How JustAnswer Works:
  • Ask an Expert
    Experts are full of valuable knowledge and are ready to help with any question. Credentials confirmed by a Fortune 500 verification firm.
  • Get a Professional Answer
    Via email, text message, or notification as you wait on our site.
    Ask follow up questions if you need to.
  • 100% Satisfaction Guarantee
    Rate the answer you receive.
Ask Patrick, Esq. Your Own Question
Patrick, Esq.
Patrick, Esq., Lawyer
Category: California Employment Law
Satisfied Customers: 11704
Experience:  Significant experience in all areas of employment law.
60109343
Type Your California Employment Law Question Here...
Patrick, Esq. is online now
A new question is answered every 9 seconds

i work in construction. i refused to work with a guy because

This answer was rated:

i work in construction. i refused to work with a guy because of the misuse of heavy equipment. it was done with 3 of us on the ground within 1-3 feet of the equipment. it could have been serious. he has a history of working unsafe and throwing temper tantrums. i reported him and nothing came of it. i now refuse to work with him but i am being threatened with termination. i have already been disciplined for refusing to work with him and fear i will be fired for it if i refuse again. is it legal to fire me for this?
Hello and thank you for entrusting me to answer your question. My goal is to answer your question completely and thoroughly and to provide excellent service.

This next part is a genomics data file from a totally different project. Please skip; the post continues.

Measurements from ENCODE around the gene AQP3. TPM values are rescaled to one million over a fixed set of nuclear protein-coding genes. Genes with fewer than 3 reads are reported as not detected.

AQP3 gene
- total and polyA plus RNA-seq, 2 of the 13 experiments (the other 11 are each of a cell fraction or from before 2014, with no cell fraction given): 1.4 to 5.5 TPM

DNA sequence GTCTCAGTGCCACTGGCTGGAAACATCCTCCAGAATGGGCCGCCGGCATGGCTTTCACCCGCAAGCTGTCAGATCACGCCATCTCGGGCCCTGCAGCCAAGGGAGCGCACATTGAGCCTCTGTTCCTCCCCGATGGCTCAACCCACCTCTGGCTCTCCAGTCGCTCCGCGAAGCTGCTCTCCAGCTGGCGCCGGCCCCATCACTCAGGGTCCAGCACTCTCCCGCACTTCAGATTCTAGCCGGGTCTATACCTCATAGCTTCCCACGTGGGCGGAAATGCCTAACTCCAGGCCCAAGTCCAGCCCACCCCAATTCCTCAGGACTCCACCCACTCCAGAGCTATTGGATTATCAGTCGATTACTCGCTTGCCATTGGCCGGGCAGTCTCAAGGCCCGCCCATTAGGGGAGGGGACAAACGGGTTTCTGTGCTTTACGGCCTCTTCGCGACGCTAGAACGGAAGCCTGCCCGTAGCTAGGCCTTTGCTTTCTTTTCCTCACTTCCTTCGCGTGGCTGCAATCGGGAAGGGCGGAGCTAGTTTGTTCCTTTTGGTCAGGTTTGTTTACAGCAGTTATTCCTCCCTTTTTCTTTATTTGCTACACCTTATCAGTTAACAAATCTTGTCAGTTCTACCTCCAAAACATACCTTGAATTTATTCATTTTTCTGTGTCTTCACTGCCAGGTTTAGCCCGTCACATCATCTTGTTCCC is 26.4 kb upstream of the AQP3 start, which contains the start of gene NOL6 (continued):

I am very sorry to hear that you are being forced to work in an unsafe environment and I can certainly understand why your employer's demands must be frustrating.

Pursuant to OSHA, an employer has a duty to provide a safe work environment for its employees and protect them from risks of serious harm. A worker can make a formal OSHA complaint to grieve about workplace dangers, but can only refuse work in limited circumstance. According to OSHA, an employee's right to refuse to do a task is protected only if all of the following conditions are met:

- Where possible, you have asked the employer to eliminate the danger, and the employer failed to do so; and
- You refused to work in "good faith." This means that you must genuinely believe that an imminent danger exists; and
- A reasonable person would agree that there is a real danger of death or serious injury; and
- There isn't enough time, due to the urgency of the hazard, to get it corrected through regular enforcement channels, such as requesting an OSHA inspection.

For more information on refusing work due to workplace danger, see this link: http://www.osha.gov/as/opa/worker/refuse.html

To file an OSHA complaint, see here: http://www.osha.gov/as/opa/worker/complain.html

I sincerely XXXXX XXXXX this information helps you and I wish you the best.

If you do not have any further concerns, I would be very grateful if you would give my answer a positive rating and click submit, as this is the only way I will receive credit for assisting you. If you have any additional concerns that you would like me to address, please feel free to let me know by hitting the REPLY or CONTINUE CONVERSATION button and I will be more than happy to continue assisting you.

Finally, please bear in mind that none of the above constitutes legal advice nor is any attorney client relationship created between us.

Thank you and very kindest regards.
Patrick, Esq. and other California Employment Law Specialists are ready to help you

Related California Employment Law Questions